On April 20, the National Wildlife Federation (NWF) announced that it will request the Environmental Protection Agency (EPA) to establish an international tribunal to review the Gulf’s proposed proposed marine reserve.
The NWF claims that the proposed marine protected area is not “consistent with federal, state, and local laws and regulations,” and that it is an “outdated and costly plan.”
The NWFs goal is to establish a tribunal that will rule on the Gulfs claim to jurisdiction over the entire Gulf.
The new request for the EPA to review marine protected areas is just the latest step in a long-running struggle over the Gulf.
In April 2015, the NWF announced its intent to petition the EPA in a lawsuit over the proposed Gulf Reserve.
In June 2016, the EPA released its final draft environmental impact statement on the proposed Marine Reserve, and in September 2016, a final draft of the proposed reserve was released.
On September 28, 2016, President Donald Trump signed the proposed regulations into law.
The regulations require the federal government to manage the Gulf Reserve by requiring the federal agencies involved in the project to establish clear criteria for the protection of marine life.
In a press release, the federal Department of Interior (DOI) called the proposed regulation “a critical step towards safeguarding the fragile Gulf of the Okoboji.”
The proposed regulation also contains an “essential requirement” that states and local governments agree to: “States and localities shall have the right to require, and will have the authority to require or require compliance with, environmental assessments of any proposed project, and States and local jurisdictions shall have legal standing to require that such environmental assessments include the most appropriate methods to ensure protection of endangered species and the environment.”
The new regulations also include a provision requiring that states that propose a marine protected environment have a plan to protect the marine life within the proposed protected area.
The Marine Reserve would be located in the Gulf in an area that includes the Gulf Coast, the Gulf Islands, and other waters.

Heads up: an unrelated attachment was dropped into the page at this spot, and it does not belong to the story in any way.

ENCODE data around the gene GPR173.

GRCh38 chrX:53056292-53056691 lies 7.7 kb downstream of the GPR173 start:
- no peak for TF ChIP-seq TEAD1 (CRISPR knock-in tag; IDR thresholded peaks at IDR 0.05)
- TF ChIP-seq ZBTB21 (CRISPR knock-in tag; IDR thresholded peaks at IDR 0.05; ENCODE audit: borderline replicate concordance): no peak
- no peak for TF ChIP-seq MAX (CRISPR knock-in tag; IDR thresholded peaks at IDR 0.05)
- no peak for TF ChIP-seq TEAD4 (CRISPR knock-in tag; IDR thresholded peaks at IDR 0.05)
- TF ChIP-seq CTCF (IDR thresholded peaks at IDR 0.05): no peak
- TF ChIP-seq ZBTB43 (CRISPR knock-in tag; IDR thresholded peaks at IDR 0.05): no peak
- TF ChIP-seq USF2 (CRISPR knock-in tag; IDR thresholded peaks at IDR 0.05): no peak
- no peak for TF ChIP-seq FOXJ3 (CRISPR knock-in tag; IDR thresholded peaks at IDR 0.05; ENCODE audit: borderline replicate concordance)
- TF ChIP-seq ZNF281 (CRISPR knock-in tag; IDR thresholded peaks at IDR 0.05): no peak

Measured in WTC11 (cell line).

The federal government will have power to require the state and local government to establish, implement, and maintain requirements to protect endangered species within the reserve, and to provide compensation to owners of land adjacent to the reserve for damage to protected species or their habitat.
The proposed marine reserves are located in five states: Alabama, Georgia, Louisiana, Mississippi, and Texas.
The National Wildlife Association has been working for years to create marine protected environments for the region, and now it is pushing for federal action to protect marine life in the region.
This past fall, the group filed a lawsuit against the EPA and the states in federal court over the Marine Reserve and Gulf Reserve, arguing that the regulations violated the federal Clean Water Act, the Endangered Species Act, and the Endangerment Finding.
The groups lawsuit challenges the federal regulations in part on the grounds that they are inconsistent with state and federal laws and the federal Endangered Wildlife Act.
The government claims that there are “no adequate or adequate scientific or technical studies” supporting the proposed reserves.
In addition to the proposed wetlands, the new regulation requires the U.S. Army Corps of Engineers to develop a comprehensive plan to preserve and manage the entire marine protected region.
The EPA and DOI have also been reviewing the proposed conservation plans, which they claim are “based on scientific studies that have not been adequately reviewed.”
In December, the DOI issued a “fact sheet” outlining the proposed project.
It states that “the proposed Marine Reserves plan would be a comprehensive, interagency management plan to restore habitat and biodiversity in the Atlantic and Gulf regions, which includes an integrated plan to manage impacts to protected habitat.”
The National Oceanic and Atmospheric Administration has been reviewing similar proposals from the Gulf, and last month, the agency said that it would “consider and consider” the NWFs proposal in conjunction with the EPA’s review.